Supply chain disruptions were something that always came up in brainstorming about potential macro surprises — what if the “just in time” inventory system and outsourcing broke down? Well, the often-predicted bad outcome has showed up, and the sky is black with chickens coming home to roost.
This is an environment that is unfriendly to aggregated macro theory. Saying that prices went up “because there was a supply shock” is a good way of saying that the theory is mainly useful for explaining what happened yesterday. Meanwhile, stories that the central bank sets the price level via expectations are not looking that good right now.
Luckily my inflation primer is largely theory-free, so I don’t have to scrap sections.
On the politics side, I recommend Stephanie Kelton’s recent piece: “It’s Too Late for MMT-Inspired Budgeting.” In the piece, she describes the realpolitik of getting an infrastructure package through. In order to get through negotiations, the package needs “pay-fors,” and Kelton outlines the ones that would be the most attractive to those who are Democrat-leaning. (Republican-leaning readers might not be happy with the proposals.)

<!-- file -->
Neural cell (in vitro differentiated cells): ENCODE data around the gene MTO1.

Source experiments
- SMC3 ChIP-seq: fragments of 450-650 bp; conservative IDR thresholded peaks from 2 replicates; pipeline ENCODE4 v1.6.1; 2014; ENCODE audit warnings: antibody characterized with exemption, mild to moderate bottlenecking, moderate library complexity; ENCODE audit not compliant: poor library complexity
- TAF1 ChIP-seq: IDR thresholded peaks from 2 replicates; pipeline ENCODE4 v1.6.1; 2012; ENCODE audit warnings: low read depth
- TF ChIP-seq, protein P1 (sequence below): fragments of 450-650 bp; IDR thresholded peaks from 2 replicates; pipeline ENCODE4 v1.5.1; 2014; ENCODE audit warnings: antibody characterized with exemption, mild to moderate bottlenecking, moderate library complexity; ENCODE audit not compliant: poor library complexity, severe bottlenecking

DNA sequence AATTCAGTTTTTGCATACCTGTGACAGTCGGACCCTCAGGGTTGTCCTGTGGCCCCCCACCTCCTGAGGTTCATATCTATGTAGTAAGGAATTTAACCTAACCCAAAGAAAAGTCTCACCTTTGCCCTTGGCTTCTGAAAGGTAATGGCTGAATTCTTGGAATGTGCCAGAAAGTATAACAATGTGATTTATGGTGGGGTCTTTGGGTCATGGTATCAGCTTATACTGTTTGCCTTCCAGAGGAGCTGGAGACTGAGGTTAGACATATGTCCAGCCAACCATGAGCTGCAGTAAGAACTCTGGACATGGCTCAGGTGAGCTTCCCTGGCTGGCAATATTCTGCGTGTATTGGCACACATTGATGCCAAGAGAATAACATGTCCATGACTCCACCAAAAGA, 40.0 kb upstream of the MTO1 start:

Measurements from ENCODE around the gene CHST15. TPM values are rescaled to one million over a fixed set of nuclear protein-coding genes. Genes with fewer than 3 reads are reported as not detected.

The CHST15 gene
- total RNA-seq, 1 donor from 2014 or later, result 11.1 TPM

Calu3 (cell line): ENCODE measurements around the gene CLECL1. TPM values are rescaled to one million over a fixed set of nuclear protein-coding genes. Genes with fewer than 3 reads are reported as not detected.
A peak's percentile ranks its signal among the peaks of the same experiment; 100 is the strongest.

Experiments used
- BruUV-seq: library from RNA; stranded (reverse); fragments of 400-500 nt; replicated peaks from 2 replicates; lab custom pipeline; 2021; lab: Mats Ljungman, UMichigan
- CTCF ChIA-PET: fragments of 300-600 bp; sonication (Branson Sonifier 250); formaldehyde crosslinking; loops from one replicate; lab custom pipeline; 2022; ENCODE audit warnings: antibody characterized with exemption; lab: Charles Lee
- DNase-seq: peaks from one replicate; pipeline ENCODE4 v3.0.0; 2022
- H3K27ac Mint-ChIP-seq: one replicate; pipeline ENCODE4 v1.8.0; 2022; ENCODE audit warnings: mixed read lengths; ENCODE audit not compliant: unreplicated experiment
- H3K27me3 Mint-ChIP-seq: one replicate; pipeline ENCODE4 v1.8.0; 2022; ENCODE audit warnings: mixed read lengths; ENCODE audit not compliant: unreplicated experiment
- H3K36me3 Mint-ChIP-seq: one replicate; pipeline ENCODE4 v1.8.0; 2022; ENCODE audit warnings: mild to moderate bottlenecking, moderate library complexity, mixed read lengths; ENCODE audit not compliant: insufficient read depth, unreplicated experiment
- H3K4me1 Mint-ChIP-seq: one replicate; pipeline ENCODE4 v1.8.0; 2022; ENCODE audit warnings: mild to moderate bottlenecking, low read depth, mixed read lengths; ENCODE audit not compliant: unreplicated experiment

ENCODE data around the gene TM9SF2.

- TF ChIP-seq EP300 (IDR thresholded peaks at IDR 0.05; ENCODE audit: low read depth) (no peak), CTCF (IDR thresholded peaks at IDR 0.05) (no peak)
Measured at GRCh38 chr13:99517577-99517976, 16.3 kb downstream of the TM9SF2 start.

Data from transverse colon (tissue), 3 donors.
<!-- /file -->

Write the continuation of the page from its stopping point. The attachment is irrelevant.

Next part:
Looking through the suggestions, I was not sure if any of them would help untie knotted supply chains. Instead, they are dealing with the distributive effects of taxation (e.g., increasing the Internal Revenue Service budget to increase tax compliance) and undoing the ridiculous step of Medicare not being able to negotiate the prices it pays. (This is a rather basic point from MMT: prices are a function of what the currency monopolist pays.)
My observation is not a knock on Kelton’s argument, it is instead pointing to the principle that the real effects of budgets matters, and not the dollar amounts. That is what is meant by arguing that financial constraints do not matter to a currency sovereign — financial constraints are about dollar amounts, not the real economy.